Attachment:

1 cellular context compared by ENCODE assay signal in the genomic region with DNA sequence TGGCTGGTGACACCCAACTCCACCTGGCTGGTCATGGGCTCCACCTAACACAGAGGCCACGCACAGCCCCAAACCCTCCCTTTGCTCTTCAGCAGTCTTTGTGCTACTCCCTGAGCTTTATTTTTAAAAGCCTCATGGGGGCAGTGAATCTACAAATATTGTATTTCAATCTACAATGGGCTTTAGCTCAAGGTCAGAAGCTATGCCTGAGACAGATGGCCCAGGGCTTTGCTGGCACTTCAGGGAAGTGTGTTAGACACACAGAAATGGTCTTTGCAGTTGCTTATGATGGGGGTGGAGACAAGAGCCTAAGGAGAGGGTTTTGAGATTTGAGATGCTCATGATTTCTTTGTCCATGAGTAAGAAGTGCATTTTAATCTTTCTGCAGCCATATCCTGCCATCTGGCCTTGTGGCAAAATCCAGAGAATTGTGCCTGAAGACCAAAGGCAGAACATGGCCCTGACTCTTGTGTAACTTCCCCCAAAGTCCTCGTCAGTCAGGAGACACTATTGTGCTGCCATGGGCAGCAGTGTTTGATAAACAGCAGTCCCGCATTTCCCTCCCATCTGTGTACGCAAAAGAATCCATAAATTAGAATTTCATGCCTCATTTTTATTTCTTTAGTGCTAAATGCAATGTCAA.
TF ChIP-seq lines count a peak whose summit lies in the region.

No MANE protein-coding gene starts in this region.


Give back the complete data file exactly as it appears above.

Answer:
1 cellular context compared by ENCODE assay signal in the genomic region with DNA sequence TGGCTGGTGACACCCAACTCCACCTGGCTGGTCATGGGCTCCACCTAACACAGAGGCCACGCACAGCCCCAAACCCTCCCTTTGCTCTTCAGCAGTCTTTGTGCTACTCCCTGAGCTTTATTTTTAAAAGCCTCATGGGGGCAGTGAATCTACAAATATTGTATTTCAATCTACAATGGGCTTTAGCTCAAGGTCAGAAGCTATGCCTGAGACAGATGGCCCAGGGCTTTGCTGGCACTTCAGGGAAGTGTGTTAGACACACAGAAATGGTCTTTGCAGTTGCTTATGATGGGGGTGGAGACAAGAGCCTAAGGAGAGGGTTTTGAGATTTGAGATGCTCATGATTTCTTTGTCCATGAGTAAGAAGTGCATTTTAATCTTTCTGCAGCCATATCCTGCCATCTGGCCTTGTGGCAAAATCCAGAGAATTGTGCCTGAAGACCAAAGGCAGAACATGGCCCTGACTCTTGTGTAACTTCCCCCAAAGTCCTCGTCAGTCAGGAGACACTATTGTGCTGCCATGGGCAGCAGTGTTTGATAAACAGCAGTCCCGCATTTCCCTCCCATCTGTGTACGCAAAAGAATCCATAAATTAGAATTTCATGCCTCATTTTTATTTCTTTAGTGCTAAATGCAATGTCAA.
TF ChIP-seq lines count a peak whose summit lies in the region.

No MANE protein-coding gene starts in this region.